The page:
In the halls of Vinexpo Bordeaux, came the opportunity to acquaint myself with the wines of Georgia, and some of its ancient winemaking techniques
It is well established the when it comes to wine, people like to drink what they like. And they should – I’m a firm believer in this. But occasionally comes the opportunity to taste something a little different, to discover something which might intrigue or even delight as part of one’s wine exploratory journey.
This includes learning about the wines from Georgia.
This time around, Vinexpo offered the opportunity to try wines not easily available on many retail shelves, certainly in my part of the world. I tried the wines of Croatia, and then wandered across to the Wines of Georgia pavilion. Just to explore. What were their grapes like? Was amber or orange wine made in qvevris a new age trend or a something which showed ancient cultures knew what they were doing when it came to all things viniferous? (I’d pick the latter option).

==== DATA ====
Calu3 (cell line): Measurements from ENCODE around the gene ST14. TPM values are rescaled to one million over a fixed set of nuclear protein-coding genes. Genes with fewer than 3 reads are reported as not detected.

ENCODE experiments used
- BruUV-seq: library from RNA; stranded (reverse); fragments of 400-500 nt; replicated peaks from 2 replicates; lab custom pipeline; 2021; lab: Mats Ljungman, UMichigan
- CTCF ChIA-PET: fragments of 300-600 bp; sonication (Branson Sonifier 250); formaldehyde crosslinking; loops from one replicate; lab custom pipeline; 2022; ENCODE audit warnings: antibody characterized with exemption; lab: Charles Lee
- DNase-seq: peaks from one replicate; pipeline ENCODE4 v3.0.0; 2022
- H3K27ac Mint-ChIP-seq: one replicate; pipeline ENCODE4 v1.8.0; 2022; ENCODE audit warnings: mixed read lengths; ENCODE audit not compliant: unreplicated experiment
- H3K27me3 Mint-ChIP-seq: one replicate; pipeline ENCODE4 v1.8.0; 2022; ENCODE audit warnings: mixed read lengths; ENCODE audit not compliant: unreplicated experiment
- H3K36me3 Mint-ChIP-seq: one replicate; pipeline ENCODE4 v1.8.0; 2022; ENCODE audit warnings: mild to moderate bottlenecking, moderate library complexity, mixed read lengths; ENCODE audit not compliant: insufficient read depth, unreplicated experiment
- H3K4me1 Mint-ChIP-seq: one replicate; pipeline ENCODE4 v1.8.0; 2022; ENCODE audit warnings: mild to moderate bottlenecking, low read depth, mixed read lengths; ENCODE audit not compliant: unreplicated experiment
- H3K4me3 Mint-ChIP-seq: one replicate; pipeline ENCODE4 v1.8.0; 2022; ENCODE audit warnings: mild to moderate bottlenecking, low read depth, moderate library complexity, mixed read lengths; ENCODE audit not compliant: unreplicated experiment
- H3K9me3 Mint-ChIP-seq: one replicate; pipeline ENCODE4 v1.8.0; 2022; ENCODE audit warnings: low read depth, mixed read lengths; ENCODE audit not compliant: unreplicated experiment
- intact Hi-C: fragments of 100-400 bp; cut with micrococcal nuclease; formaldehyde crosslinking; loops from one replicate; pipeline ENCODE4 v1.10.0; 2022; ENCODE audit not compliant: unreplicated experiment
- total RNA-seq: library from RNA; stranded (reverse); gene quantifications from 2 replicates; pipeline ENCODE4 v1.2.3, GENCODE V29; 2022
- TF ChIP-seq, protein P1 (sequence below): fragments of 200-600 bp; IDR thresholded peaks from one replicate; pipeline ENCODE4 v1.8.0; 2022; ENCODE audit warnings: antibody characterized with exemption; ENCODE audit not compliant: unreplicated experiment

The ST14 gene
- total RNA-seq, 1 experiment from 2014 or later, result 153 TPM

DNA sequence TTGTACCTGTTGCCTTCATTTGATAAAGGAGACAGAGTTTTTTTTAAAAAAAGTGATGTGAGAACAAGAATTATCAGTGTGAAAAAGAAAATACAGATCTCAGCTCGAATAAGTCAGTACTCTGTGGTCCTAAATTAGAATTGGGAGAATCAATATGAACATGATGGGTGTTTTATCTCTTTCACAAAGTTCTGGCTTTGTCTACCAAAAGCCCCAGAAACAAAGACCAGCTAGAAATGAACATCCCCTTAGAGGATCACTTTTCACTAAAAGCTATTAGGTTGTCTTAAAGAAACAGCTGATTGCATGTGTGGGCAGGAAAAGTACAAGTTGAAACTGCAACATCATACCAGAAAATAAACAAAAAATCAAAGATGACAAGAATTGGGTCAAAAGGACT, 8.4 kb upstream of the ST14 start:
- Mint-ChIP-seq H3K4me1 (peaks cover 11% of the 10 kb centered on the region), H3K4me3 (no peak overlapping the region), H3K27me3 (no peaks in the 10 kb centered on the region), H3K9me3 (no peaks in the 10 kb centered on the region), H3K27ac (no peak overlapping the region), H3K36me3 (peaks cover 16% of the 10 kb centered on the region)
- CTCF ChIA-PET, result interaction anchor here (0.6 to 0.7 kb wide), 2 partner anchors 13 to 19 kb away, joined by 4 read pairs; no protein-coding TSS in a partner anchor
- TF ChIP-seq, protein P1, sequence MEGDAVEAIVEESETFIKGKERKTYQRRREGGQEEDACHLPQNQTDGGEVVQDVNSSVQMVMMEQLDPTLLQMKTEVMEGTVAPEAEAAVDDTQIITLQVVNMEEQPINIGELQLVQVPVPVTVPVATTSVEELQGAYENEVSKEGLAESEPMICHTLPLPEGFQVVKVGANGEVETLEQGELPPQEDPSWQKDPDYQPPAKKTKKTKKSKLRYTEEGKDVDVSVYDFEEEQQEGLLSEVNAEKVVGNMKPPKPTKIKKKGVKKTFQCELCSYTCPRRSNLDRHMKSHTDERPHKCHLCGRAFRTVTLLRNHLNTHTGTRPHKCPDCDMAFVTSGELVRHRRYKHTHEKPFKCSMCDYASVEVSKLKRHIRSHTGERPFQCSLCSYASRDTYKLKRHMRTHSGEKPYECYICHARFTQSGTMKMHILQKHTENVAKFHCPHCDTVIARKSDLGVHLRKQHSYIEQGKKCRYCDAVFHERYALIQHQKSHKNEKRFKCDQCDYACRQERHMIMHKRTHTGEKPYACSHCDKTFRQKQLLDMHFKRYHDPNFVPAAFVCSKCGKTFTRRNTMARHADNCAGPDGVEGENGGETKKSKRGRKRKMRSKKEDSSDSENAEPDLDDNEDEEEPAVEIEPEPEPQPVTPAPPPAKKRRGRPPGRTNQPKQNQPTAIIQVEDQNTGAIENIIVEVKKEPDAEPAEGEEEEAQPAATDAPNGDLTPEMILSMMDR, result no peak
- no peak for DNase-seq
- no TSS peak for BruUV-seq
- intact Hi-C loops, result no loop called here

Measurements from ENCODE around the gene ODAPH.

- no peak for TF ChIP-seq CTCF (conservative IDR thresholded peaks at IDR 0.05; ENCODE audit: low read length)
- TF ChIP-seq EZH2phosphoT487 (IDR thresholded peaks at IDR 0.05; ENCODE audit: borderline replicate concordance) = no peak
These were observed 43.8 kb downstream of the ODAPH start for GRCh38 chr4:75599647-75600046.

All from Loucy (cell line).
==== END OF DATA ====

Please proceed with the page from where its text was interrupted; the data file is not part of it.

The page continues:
I had earlier tasted wines made from Saperavi, the popular red wine grape during a visit to Cité du Vin in Bordeaux. Saperavi makes wine of firm structure and tannins, delicious, strong and food-friendly too. I wanted to learn a bit more, as I did from the ad-lib video I made (below) from my visit.
So if you haven’t yet tasted any Georgia wines, do so when you get the chance. They are extremely food friendly and flavourful. Those ancients knew a thing or two, I’d say!
Here are a few notes in brief on the wines of Georgia:
- Georgia claims to have the world’s largest number of indigenous grape varieties – nearly 500.
- Kakheti is Georgia’s largest and most historic wine-producing region, producing nearly 70% of all Georgian wine.
- Georgia still takes pride in following an ancient wine-making technique – that of ageing their wines in qvevris (a kind of amphora, to put it simply), a round earthenware pot they bury in the ground. This technique, which has been used to make their wine for 8000 years, allows the wine to develop, right from fermentation to maturation in the qvevri, which gives the nutrient-enriched wine a bright golden-orange colour.
- Georgia is also famous for its semi-sweet wines made from heritage grapes including Kindzmarauli (juicy semi-sweet red)and Khvanchkara (aromatic semi-sweet red).
Cover photo: Vinexpo/Jean-Bernard Nadeau